4 fishermen released in Damietta following navy patrol attack investigations

Amira El-Fekki
3 Min Read
Authorities in Sudan interrogated 32 fishermen from the Egyptian boat "Hadi El-Rahman" Tuesday night, amid ongoing investigations of 108 fishermen accused of illegally entering and working inside Sudanese regional waters. (Photo by Laurence Underhill / DNE)
With pressures on local fish stocks increasing, some Egyptian fisherman are venturing out into the territorial waters of other countries Laurence Underhill / DNE
Security authorities in Damietta released four fishermen Sunday, after completing investigations regarding the November attack on a navy patrol.
(Photo by Laurence Underhill / DNE)

Security authorities in Damietta released four fishermen Sunday, after completing investigations regarding the November attack on a navy patrol, Hossam Khalil president of a cooperative society for fishermen in Damietta confirmed Wednesday.

The group of fishermen is the last of 32 who were arrested following the incident, all of whom were from Ezbet El-Borg city in Damietta. They were on board four boats during the exchange of fire, an informed fisherman previously told Daily News Egypt.

The release occurred over four phases: the first was a group of 15, followed by 10, then three, followed by the final group of four. The fishermen’s association has been making efforts to provide assistance for the detained fishermen.

“The authorities’ response was effective and the fishermen have been promised compensation for the losses during the attack,” Khalil said.

Khalil said that the fishermen’s presence at the time of the incident was a coincidence, as the military mistakenly targeted them, destroying four of their boats. “One boat sank, one burnt down and the two others were severely destroyed and fishing equipment damaged,” Khalil said.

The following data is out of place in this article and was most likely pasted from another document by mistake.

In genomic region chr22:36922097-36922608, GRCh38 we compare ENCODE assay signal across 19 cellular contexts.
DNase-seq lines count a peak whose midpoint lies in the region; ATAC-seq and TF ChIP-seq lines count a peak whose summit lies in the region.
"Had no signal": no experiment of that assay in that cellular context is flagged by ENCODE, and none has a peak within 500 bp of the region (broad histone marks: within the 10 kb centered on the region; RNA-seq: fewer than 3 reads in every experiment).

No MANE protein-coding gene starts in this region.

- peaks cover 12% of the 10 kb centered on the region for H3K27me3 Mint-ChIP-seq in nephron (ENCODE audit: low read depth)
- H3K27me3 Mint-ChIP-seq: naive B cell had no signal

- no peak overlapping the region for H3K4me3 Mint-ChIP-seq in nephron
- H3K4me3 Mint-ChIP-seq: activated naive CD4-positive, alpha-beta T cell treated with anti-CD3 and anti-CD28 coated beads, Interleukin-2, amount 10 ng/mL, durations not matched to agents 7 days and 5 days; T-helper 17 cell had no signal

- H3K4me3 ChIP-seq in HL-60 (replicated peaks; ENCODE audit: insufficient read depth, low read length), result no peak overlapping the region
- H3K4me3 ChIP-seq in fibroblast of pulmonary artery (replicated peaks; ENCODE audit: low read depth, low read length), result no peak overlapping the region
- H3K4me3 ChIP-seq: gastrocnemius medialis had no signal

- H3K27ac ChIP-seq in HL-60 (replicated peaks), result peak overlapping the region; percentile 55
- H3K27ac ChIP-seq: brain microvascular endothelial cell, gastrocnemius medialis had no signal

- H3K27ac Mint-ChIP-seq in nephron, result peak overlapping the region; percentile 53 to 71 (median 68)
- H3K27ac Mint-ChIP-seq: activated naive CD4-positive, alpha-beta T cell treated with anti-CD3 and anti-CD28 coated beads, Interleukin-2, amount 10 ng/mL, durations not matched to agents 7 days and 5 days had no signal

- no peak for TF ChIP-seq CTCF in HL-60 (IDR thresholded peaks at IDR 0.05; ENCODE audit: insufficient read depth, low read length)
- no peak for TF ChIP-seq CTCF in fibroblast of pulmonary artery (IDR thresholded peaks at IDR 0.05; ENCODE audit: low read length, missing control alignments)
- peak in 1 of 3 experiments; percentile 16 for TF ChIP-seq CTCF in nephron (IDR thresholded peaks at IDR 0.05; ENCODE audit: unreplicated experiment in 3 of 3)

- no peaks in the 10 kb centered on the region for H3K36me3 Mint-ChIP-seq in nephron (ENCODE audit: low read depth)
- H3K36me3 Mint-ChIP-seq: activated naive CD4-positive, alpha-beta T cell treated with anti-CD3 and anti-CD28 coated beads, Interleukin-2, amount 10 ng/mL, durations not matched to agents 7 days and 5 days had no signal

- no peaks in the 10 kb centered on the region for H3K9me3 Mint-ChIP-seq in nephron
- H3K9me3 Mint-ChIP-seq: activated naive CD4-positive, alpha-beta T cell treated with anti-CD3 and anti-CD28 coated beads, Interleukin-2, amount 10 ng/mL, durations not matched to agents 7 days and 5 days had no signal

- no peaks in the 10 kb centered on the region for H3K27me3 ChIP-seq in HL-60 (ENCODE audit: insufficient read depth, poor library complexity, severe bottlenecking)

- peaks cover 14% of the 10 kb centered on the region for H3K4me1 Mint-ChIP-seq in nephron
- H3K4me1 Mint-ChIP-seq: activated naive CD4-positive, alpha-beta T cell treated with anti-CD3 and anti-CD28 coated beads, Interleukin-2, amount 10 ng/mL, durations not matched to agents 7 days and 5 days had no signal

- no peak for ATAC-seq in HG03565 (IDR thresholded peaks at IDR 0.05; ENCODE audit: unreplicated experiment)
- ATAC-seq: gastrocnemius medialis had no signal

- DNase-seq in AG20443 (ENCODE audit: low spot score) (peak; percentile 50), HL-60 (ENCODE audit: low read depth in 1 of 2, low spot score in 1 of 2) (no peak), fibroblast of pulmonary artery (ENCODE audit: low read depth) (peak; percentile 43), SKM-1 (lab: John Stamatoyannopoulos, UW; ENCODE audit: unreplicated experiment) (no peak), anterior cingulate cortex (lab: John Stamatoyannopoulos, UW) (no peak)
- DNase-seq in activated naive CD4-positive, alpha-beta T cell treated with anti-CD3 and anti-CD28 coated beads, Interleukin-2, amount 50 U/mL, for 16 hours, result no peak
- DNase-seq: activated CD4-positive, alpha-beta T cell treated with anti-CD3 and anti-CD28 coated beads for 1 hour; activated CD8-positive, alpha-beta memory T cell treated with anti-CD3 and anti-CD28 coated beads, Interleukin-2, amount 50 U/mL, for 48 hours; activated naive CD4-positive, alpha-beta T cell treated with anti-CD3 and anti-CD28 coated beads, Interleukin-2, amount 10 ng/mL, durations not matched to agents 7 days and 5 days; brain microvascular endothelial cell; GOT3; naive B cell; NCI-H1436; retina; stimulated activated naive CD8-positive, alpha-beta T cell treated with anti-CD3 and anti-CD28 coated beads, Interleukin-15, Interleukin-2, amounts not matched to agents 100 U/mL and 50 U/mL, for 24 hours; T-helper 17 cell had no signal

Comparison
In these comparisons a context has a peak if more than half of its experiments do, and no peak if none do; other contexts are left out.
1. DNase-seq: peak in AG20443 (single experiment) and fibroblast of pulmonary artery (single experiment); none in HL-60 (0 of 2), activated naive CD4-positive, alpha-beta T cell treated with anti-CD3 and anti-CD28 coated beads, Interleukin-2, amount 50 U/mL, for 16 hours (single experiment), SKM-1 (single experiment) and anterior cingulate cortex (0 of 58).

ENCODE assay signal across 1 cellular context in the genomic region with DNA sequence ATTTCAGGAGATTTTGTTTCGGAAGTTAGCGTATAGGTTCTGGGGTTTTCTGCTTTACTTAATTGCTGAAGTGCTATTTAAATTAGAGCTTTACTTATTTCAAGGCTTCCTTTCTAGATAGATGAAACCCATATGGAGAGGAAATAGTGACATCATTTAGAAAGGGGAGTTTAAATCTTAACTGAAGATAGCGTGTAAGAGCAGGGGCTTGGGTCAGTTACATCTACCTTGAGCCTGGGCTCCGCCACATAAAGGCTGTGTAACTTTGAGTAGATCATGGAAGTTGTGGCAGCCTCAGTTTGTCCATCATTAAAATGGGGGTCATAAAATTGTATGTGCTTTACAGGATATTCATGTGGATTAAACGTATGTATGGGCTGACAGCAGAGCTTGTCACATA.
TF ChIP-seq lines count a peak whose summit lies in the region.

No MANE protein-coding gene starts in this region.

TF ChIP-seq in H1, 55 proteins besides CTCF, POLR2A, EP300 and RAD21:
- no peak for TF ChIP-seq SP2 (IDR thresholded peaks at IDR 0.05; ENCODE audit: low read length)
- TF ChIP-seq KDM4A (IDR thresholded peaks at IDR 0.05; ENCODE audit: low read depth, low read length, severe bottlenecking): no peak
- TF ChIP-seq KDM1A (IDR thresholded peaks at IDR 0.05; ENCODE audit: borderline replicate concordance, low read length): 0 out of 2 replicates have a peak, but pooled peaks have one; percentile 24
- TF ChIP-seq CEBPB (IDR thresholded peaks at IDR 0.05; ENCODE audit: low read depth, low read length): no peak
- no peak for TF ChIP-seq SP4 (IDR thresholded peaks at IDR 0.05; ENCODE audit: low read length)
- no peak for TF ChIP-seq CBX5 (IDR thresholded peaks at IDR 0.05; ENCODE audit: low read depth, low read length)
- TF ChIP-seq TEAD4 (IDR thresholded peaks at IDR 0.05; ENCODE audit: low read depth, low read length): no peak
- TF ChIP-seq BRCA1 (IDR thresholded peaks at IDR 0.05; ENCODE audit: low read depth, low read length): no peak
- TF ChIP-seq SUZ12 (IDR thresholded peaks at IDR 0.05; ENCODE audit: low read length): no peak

The attack took place on 12 November, 40 miles north of the port of Damietta, when gunmen opened fire on the navy vessel. Eight navy personnel went missing as a result of the attack, according to the military spokesperson.

Security expert Hossam Sweilam had told Daily News Egypt that 13 army personnel were confronted by more than 60 militants from other boats.

Meanwhile, Brigadier General Khaled Okasha, head of the Center for Security Studies, maintained that any news regarding the attack was only premises without evidence, including possible sea penetration by outside militants.

Lebanese news website Al-Modon published a story two days after the attack, suggesting that the patrol commander Ahmed Amer had conspired with the Islamic State in Iraq and the Sham (ISIS). It claimed he had helped five of their members hide on board vessel in order to seize the boat on the day of the attack.

Al-Modon attributed the information to unnamed sources allegedly in the Port Said navy, anonymous alleged jihadists’ online accounts. It also based its story on a supposed video release by a man named Abou Amina Al-Ansary, believed to be a media spokesperson for ISIS.

The military has not officially announced any updates on the incident. The fate of the eight missing sailors also remains unknown.

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Journalist in DNE's politics section, focusing on human rights, laws and legislations, press freedom, among other local political issues.
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